MELBOURNE, Australia — Men, too, may be more susceptible to HIV than women.
A study published in the New England Journal of Medicine found men are more likely to develop HIV infection than women who are menopausal.
Researchers examined data from the National HIV/AIDS Surveillance System, which includes data from more than 100 million people.
They analyzed the records of more than 13,000 HIV-positive men in Australia between 2000 and 2013.
More than two-thirds of the men tested positive for HIV, while about one-third tested positive and only one-quarter tested negative.
Most men who tested positive were younger than 40 years old, and the median age of the participants was 50.
Researchers say men who are HIV-negative are at higher risks of HIV, even when they’re still married.
They also say the study is the first to look at HIV risk among married men in the U.S.
Dr. John M. Riddle, a senior author of the study, said men who test positive for H.I.V. are also at higher rates of STDs.
“In this study, we found that among married male HIV-infected men, HIV-positivity rates were significantly higher than those among men in heterosexual relationships,” Riddle said.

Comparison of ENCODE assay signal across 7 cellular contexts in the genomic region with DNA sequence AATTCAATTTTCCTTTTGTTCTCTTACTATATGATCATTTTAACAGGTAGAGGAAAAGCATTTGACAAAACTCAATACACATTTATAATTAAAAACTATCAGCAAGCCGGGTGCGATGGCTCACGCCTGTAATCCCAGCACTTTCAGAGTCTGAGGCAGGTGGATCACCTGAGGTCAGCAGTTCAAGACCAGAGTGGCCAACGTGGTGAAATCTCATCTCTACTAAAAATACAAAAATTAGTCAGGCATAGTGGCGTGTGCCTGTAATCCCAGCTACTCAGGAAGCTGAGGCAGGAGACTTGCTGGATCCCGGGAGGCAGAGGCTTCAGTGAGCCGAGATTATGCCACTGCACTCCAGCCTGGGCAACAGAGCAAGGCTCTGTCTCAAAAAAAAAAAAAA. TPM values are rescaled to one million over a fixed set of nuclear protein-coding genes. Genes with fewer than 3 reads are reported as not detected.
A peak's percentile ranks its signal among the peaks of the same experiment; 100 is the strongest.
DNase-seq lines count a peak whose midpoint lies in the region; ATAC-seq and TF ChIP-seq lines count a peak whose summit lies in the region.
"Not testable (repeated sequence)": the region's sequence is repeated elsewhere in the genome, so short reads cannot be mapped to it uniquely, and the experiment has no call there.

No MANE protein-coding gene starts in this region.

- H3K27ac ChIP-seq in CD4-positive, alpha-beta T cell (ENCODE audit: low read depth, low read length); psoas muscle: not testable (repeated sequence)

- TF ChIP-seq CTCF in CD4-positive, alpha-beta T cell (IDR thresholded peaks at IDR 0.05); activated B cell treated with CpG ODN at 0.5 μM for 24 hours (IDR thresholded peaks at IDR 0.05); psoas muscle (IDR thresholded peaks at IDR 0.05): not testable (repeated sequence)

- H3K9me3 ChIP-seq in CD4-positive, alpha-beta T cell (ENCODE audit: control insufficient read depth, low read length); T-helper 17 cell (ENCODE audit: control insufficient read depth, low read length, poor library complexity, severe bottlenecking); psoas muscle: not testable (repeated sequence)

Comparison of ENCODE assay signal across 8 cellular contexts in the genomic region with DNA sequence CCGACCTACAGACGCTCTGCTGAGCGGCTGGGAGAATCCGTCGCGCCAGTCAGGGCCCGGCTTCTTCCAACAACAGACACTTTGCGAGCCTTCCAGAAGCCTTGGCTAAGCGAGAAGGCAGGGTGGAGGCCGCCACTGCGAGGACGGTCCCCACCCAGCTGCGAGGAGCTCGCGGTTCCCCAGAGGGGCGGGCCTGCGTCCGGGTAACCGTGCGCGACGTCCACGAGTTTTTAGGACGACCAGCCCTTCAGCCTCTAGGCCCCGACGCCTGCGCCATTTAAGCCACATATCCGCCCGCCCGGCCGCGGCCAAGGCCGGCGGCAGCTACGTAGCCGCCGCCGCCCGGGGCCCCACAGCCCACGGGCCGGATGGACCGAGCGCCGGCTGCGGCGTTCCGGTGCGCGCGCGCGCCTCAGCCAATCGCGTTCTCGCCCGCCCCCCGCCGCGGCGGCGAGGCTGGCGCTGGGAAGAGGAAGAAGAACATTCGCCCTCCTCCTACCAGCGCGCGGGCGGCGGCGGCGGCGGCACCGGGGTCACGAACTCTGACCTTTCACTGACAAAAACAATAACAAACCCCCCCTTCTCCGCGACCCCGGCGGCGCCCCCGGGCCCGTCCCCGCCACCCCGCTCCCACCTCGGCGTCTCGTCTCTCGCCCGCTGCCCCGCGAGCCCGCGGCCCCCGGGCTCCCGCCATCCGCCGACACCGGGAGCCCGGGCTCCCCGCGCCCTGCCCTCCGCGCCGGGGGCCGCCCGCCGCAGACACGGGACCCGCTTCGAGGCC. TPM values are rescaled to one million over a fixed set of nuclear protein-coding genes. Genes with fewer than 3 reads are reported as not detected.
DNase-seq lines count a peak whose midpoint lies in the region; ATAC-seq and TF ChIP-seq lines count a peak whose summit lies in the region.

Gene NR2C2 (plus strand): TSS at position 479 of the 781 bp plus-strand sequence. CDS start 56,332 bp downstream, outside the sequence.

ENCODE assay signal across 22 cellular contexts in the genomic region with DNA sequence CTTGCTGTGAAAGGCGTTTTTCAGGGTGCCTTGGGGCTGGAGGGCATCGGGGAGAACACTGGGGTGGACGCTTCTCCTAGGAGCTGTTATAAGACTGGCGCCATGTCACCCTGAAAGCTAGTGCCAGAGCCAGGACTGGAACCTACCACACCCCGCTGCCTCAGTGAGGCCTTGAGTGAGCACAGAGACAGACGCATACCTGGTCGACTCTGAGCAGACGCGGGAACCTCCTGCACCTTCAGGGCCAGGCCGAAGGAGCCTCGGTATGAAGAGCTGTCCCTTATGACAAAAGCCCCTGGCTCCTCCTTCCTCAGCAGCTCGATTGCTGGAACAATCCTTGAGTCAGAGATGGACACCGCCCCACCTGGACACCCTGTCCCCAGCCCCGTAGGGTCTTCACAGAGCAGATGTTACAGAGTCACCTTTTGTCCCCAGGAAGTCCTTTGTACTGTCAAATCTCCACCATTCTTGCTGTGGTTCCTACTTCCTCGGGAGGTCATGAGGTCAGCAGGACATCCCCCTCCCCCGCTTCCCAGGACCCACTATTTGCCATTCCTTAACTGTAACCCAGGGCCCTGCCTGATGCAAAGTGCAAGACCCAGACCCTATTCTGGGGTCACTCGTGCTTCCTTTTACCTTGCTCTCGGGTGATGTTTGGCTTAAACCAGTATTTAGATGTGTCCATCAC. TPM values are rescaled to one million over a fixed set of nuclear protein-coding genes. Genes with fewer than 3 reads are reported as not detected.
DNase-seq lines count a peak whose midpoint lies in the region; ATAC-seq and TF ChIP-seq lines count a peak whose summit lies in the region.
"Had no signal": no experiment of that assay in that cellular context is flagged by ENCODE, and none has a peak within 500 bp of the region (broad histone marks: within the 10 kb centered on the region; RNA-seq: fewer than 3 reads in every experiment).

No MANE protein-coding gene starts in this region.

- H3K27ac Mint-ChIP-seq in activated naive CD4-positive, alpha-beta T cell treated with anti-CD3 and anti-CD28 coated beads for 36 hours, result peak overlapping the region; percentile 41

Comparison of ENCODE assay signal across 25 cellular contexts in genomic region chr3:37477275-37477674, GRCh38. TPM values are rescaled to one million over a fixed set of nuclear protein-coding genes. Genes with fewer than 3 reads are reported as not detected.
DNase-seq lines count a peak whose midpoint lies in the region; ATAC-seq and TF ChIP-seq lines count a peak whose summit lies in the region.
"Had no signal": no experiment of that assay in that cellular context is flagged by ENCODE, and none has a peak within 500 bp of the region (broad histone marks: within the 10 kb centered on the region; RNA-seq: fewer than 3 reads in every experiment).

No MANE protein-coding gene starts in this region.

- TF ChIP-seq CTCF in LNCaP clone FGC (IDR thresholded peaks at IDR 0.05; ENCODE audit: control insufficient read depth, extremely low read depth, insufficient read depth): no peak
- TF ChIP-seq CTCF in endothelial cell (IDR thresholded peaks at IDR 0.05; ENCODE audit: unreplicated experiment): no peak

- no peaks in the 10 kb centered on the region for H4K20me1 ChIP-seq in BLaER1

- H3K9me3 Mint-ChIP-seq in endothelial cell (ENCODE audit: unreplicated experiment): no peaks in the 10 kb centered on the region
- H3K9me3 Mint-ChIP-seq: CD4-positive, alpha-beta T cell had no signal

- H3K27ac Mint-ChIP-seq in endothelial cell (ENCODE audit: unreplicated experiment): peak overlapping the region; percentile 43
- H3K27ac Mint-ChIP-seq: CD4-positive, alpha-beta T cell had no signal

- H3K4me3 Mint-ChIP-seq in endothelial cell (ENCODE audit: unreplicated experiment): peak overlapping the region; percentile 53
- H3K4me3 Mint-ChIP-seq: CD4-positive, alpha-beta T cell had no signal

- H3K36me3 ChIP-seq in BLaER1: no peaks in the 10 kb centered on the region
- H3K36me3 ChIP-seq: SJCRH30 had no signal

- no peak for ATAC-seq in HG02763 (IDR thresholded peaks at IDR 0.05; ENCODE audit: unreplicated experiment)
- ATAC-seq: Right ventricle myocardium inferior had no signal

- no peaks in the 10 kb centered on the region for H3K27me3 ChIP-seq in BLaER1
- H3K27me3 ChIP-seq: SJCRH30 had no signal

Riddle says the higher rate of HIV among men who have sex with men is linked to an increased risk of STIs among married couples.
He says many of the STIs that are prevalent among married people are among men they know.
“We know that in the community, in the workplace, in social settings, in public settings, HIV transmission rates among men are higher,” he said.
Dr Riddle says men who do not have HIV are more than twice as likely to become infected with STDs as married men who get tested.
He also says men in relationships who test negative for HIV may not be aware they’re infected and may not seek medical care.
“This is the case for men who, after testing negative, may feel that they have no risk of HIV transmission to other men, even though they’ve been tested negative,” he says.
Ridley says the research is important because men can protect themselves from HIV infection by getting tested.
“It’s a really important step to reduce the risk of contracting HIV among married and cohabiting men, and therefore to reduce transmission rates of HIV,” he adds.
The researchers say the findings do not mean men should avoid getting tested for HIV.
Riley says it’s important to remember men should not rely solely on medical professionals to provide medical advice about HIV.
“They should always seek the advice of a healthcare provider,” he explains.
“If you’re a male, the advice you need to consider is to get tested and to discuss the options with your healthcare provider and to make sure that you’re comfortable with that.”
If you or anyone you know is at risk for contracting HIV, call the National AIDS Hotline at 1-800-CDC-INFO.